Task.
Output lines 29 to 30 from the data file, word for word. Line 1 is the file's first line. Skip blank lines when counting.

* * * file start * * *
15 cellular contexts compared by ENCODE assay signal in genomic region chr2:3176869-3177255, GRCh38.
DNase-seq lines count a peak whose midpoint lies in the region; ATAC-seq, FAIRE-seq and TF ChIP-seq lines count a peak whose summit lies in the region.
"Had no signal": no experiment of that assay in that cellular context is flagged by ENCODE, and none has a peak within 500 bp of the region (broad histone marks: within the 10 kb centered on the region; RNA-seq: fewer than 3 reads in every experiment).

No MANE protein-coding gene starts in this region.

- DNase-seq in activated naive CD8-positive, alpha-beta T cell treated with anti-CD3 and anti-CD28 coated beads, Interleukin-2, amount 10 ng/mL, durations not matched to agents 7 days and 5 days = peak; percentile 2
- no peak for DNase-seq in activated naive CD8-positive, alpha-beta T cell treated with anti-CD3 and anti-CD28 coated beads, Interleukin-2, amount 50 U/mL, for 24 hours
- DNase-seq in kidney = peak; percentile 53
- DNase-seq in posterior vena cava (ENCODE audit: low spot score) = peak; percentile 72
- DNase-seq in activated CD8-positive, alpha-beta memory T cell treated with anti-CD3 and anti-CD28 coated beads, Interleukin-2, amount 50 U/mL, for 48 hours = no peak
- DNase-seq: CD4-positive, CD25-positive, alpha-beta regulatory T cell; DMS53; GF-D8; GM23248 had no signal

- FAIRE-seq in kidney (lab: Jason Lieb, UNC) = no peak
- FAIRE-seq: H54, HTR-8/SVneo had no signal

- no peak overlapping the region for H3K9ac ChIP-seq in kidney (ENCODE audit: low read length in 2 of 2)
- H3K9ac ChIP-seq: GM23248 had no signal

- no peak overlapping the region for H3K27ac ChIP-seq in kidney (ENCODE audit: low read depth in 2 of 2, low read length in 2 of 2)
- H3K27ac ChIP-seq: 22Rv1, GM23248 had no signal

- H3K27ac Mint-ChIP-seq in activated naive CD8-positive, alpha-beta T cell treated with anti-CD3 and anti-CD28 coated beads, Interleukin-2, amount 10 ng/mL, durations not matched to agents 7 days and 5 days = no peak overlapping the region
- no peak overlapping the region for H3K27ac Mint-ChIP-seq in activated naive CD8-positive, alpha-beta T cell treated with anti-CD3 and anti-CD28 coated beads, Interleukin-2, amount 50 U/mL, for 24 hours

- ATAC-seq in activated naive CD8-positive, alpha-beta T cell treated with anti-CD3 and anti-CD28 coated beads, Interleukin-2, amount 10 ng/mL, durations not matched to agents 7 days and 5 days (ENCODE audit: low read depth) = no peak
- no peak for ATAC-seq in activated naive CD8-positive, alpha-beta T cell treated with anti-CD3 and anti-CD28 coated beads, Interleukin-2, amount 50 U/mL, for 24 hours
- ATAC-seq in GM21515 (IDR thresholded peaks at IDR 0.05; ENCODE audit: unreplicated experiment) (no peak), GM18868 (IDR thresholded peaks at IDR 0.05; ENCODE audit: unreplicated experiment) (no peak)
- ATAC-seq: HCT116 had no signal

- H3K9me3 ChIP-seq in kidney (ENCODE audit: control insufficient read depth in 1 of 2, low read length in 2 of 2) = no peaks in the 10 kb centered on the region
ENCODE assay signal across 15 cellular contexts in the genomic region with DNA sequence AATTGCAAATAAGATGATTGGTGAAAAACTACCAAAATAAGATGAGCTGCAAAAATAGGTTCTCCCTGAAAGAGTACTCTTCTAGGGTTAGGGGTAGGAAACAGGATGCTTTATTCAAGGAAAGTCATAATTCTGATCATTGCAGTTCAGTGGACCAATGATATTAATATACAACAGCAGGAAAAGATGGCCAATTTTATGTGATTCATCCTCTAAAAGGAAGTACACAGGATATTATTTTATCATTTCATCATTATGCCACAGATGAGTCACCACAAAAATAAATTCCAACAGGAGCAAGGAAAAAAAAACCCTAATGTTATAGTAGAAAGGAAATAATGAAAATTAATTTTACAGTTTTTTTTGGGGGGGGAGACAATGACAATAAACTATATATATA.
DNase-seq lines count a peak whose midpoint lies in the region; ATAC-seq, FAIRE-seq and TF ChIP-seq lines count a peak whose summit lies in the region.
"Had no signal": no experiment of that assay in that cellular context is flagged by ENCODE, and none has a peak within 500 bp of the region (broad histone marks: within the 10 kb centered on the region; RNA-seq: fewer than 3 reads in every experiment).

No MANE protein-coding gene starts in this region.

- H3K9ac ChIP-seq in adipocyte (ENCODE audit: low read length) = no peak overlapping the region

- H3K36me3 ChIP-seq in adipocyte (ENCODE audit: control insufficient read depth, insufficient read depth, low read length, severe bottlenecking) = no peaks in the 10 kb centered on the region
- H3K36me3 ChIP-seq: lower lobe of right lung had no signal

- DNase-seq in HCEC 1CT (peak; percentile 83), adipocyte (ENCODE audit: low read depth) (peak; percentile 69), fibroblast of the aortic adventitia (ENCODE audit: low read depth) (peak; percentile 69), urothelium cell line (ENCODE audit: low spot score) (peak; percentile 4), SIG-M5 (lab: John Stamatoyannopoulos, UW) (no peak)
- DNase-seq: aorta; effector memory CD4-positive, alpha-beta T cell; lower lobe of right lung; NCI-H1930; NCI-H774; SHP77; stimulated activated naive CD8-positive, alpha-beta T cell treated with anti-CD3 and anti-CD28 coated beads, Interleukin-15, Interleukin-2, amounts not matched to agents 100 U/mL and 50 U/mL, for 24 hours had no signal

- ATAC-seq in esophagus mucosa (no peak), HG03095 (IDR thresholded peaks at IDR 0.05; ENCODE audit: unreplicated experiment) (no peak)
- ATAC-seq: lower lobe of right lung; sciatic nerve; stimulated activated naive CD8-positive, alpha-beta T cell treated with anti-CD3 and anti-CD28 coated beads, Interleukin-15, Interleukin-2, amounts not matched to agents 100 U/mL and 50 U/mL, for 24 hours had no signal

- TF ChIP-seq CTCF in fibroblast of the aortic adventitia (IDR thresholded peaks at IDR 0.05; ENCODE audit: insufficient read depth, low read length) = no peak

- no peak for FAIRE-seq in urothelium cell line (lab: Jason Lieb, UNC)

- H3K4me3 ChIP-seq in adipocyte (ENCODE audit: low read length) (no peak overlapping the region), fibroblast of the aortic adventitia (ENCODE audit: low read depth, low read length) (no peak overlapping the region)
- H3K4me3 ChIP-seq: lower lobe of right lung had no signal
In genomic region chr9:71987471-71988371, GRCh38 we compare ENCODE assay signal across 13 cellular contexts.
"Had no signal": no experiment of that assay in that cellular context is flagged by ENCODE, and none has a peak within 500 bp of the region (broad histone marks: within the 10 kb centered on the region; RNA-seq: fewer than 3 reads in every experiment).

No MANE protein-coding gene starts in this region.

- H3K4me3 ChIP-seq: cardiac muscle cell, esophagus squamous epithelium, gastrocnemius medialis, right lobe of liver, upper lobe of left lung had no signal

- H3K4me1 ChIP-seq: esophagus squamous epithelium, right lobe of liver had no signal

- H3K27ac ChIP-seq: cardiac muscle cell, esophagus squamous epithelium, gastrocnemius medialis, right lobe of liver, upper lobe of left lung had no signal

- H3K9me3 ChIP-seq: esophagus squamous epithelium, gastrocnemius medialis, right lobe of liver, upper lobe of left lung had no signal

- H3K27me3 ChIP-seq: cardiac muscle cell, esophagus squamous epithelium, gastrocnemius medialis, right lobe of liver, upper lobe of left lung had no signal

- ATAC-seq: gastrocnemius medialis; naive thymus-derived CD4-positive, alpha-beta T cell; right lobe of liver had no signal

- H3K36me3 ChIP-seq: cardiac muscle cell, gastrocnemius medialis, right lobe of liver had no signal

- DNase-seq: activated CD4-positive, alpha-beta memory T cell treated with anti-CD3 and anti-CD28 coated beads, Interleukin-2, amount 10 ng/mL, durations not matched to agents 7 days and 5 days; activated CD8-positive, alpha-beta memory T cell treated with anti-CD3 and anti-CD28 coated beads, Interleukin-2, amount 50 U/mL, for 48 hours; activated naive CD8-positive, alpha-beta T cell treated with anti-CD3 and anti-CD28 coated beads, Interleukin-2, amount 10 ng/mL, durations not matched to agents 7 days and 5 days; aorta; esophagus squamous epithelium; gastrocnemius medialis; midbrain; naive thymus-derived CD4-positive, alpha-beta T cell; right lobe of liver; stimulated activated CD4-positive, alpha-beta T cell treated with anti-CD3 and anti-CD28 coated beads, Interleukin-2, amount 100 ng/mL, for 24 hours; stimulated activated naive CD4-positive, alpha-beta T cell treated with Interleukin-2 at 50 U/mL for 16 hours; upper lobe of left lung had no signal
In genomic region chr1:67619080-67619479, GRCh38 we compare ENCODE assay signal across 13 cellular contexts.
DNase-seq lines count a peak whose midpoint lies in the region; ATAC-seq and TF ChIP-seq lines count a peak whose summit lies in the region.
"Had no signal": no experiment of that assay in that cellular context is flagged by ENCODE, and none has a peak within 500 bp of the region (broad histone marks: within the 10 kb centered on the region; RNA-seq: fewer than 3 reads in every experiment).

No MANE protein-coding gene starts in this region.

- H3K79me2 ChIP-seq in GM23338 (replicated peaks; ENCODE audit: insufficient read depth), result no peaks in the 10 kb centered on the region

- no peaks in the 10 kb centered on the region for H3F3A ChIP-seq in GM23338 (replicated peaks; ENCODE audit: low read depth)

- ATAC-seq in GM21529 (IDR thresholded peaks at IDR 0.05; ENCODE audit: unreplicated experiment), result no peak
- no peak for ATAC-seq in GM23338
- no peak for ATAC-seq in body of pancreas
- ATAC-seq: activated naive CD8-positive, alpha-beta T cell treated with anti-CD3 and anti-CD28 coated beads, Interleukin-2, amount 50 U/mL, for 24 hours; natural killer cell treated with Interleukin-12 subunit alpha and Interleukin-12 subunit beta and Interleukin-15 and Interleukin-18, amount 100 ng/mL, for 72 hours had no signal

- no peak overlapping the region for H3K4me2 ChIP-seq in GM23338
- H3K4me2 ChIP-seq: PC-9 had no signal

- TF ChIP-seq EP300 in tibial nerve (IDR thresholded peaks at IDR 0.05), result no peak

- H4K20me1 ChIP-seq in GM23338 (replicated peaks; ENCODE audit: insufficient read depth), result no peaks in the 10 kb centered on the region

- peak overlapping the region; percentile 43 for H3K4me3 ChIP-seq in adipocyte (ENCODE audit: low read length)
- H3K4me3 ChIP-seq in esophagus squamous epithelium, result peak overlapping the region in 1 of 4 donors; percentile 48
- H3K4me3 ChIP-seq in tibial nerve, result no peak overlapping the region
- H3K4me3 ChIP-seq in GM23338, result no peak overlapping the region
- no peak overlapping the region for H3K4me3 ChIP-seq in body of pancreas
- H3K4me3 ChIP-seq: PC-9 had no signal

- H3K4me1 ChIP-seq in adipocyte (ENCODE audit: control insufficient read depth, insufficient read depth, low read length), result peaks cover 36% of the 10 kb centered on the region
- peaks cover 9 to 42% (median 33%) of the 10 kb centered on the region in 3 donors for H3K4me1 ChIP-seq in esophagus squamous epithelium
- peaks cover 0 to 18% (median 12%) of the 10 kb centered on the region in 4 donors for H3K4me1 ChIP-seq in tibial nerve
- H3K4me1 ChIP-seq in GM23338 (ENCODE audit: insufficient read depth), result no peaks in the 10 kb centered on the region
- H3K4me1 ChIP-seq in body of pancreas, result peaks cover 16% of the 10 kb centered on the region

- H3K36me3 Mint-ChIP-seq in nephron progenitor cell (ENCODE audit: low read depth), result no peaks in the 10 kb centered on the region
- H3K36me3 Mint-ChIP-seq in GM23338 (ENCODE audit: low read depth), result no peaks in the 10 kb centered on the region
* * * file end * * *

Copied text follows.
- H3K36me3 ChIP-seq in adipocyte (ENCODE audit: control insufficient read depth, insufficient read depth, low read length, severe bottlenecking) = no peaks in the 10 kb centered on the region
- H3K36me3 ChIP-seq: lower lobe of right lung had no signal